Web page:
The obligation to give support to a child is a matter that falls under family rights and duties. Since
the respondent is a citizen of Netherlands, we agree with the RTC-Cebu that he is subject to the
laws of his country, not to Philippine law, as to whether he is obliged to give support to his child,
as well as the consequences of his failure to do so. However, it is incumbent upon respondent to
plead and prove that the national law of the Netherlands does not impose upon the parents the
obligation to support their child. The doctrine of processual presumption was applied in this case.
Under this doctrine, if the foreign law involved is not properly pleaded and proved, our courts will
presume that the foreign law is the same as our local or domestic.
• On status:

Van Dorn v. Romillo (1985): Pursuant to his national law, private respondent (American) is no
longer the husband of petitioner. He would have no standing to sue in the case below as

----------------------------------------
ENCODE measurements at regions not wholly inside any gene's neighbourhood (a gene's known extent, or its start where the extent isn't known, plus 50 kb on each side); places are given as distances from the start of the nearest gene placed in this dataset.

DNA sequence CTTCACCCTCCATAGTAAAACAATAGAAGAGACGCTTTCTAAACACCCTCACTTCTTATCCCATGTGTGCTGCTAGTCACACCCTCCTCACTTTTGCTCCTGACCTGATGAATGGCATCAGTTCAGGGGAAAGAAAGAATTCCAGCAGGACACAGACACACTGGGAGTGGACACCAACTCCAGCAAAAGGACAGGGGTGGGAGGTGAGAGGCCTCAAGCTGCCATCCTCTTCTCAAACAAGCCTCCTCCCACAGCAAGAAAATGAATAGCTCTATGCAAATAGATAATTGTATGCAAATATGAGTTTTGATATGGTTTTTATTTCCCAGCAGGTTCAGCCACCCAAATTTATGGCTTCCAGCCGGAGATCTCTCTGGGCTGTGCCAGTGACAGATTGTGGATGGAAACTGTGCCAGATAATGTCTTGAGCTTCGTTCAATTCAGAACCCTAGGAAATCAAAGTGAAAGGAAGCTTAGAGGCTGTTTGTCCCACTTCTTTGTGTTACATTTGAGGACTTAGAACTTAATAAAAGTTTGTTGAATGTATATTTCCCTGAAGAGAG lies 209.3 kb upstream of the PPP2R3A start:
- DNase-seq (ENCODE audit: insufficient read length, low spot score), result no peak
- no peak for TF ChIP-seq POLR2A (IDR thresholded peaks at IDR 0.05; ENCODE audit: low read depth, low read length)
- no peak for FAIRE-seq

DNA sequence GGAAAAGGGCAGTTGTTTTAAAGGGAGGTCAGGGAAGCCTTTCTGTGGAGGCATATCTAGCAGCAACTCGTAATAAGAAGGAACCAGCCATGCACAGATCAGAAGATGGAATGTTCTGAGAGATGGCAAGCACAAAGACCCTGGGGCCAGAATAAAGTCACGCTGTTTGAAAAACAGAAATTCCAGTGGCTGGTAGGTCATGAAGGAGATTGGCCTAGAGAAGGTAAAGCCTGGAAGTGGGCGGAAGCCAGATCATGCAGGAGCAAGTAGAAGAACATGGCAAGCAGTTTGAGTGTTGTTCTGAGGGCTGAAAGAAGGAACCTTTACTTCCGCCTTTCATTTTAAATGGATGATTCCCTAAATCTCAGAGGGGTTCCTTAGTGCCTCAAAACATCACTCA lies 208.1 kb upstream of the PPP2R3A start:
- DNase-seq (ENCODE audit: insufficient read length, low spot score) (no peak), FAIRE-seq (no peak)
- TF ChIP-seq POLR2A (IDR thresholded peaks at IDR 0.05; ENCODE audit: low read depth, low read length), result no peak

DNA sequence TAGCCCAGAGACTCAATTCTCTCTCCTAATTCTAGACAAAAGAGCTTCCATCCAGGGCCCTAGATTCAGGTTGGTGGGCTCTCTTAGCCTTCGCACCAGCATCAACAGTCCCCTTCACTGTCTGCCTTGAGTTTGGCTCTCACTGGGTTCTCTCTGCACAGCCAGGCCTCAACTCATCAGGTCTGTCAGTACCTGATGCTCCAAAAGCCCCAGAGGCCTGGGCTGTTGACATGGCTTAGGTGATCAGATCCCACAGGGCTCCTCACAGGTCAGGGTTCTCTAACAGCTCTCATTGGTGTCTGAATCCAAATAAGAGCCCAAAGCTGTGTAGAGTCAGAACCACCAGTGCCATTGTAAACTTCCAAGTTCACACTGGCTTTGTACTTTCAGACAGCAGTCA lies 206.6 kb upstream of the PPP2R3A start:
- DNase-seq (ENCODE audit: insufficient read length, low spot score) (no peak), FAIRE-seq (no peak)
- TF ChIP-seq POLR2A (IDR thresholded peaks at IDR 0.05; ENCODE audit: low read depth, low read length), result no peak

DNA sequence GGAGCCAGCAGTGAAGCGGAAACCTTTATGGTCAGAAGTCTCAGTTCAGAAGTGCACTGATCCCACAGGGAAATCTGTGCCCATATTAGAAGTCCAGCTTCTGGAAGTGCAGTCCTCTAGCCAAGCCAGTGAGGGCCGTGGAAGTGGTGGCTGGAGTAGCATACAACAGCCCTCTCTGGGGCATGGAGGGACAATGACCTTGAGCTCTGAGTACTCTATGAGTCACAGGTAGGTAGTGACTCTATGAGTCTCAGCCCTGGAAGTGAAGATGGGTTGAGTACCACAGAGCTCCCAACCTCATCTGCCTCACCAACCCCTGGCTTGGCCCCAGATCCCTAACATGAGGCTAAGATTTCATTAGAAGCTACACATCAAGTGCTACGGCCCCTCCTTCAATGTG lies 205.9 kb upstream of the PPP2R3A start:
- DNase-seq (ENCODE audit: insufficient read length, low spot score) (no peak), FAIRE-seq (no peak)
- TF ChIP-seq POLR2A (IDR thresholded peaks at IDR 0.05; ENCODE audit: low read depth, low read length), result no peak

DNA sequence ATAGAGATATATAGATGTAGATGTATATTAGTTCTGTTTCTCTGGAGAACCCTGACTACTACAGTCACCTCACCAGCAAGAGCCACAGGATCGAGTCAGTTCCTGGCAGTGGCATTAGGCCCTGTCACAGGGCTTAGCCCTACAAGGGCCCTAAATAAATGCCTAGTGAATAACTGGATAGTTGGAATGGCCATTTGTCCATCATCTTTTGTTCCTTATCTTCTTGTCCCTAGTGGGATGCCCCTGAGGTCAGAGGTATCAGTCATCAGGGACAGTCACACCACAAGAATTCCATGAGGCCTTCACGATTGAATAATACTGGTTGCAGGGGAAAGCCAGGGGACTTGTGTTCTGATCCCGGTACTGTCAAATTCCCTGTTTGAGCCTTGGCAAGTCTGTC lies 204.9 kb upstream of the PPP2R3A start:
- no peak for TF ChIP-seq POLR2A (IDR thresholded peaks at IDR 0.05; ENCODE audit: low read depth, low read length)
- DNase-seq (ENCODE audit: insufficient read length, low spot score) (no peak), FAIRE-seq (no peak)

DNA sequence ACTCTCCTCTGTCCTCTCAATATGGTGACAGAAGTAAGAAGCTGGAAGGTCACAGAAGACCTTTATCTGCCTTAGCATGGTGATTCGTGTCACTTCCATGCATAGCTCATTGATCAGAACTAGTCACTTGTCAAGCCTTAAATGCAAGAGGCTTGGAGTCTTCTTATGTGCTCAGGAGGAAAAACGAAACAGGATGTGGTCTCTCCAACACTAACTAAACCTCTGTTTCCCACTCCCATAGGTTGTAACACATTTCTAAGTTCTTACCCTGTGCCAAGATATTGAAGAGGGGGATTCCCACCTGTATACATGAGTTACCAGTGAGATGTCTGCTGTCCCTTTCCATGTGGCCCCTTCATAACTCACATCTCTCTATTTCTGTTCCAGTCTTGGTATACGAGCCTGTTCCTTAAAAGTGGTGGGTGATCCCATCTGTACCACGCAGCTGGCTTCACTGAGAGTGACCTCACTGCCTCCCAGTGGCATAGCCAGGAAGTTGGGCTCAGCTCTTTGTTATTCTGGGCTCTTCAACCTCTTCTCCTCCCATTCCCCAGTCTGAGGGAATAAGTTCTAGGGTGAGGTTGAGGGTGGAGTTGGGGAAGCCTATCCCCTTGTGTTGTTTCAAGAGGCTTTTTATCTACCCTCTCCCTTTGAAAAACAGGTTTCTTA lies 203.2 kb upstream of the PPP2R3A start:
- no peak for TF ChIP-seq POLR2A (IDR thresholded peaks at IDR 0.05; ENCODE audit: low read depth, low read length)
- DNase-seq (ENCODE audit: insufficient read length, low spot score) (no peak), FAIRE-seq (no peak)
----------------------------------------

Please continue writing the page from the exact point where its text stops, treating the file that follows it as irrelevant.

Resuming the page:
petitioner's husband entitled to exercise control over conjugal assets. As he is bound by the
Decision of his own country's Court, which validly exercised jurisdiction over him, and whose
decision he does not repudiate, he is estopped by his own representation before said Court from
asserting his right over the alleged conjugal property.

Pilapil v. Ibay-Somera (1989): Under Article 344 of the Revised Penal Code, the crime of
adultery cannot be prosecuted except upon a sworn written complaint filed by the offended
spouse. Private respondent, being no longer the husband of petitioner, had no legal standing to
commence the adultery case under the imposture that he was the offended spouse at the time he
filed suit. The fact that private respondent obtained a valid divorce in his country, the Federal